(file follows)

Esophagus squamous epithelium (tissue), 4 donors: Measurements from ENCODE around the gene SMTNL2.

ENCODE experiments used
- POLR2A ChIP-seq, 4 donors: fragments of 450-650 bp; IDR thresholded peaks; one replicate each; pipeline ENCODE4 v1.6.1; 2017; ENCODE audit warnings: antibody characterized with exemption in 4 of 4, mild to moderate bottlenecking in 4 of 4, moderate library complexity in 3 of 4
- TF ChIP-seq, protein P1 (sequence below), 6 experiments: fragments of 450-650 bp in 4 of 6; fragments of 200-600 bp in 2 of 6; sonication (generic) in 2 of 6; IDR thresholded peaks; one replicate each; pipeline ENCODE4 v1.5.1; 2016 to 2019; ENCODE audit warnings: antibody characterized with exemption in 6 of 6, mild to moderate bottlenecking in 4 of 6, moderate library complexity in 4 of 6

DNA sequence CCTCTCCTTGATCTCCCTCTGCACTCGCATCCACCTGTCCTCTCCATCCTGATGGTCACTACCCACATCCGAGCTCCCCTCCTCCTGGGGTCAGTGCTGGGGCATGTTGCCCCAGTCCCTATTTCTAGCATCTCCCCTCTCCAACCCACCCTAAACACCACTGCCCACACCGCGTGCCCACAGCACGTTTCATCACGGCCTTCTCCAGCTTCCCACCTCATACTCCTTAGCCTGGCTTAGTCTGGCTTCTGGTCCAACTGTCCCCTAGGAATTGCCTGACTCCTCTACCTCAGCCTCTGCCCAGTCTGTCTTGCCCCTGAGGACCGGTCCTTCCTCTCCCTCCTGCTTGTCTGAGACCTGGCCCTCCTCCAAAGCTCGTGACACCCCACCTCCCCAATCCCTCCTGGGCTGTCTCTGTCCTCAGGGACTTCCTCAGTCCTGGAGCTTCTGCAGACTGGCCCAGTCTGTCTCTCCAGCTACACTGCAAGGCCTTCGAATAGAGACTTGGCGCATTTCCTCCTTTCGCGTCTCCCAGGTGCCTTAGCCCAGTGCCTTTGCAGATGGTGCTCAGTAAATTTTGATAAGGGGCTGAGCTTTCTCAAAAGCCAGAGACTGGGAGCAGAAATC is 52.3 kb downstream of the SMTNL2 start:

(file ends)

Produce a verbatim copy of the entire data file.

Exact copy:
Esophagus squamous epithelium (tissue), 4 donors: Measurements from ENCODE around the gene SMTNL2.

ENCODE experiments used
- POLR2A ChIP-seq, 4 donors: fragments of 450-650 bp; IDR thresholded peaks; one replicate each; pipeline ENCODE4 v1.6.1; 2017; ENCODE audit warnings: antibody characterized with exemption in 4 of 4, mild to moderate bottlenecking in 4 of 4, moderate library complexity in 3 of 4
- TF ChIP-seq, protein P1 (sequence below), 6 experiments: fragments of 450-650 bp in 4 of 6; fragments of 200-600 bp in 2 of 6; sonication (generic) in 2 of 6; IDR thresholded peaks; one replicate each; pipeline ENCODE4 v1.5.1; 2016 to 2019; ENCODE audit warnings: antibody characterized with exemption in 6 of 6, mild to moderate bottlenecking in 4 of 6, moderate library complexity in 4 of 6

DNA sequence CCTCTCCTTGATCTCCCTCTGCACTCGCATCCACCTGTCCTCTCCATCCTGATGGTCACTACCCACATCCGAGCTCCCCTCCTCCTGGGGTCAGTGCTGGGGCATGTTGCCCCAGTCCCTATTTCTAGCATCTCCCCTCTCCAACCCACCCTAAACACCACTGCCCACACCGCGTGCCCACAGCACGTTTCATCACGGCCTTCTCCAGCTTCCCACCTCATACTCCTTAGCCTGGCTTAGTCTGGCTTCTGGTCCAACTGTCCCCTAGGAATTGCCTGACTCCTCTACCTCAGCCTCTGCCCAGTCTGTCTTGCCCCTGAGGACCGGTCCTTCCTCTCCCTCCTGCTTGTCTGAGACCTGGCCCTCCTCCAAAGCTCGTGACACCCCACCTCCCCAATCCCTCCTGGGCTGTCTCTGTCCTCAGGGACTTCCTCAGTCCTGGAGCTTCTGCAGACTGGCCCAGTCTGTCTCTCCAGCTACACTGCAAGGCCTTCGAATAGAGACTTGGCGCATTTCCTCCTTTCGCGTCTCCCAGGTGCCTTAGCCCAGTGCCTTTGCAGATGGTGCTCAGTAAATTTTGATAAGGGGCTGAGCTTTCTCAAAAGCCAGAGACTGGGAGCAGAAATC is 52.3 kb downstream of the SMTNL2 start: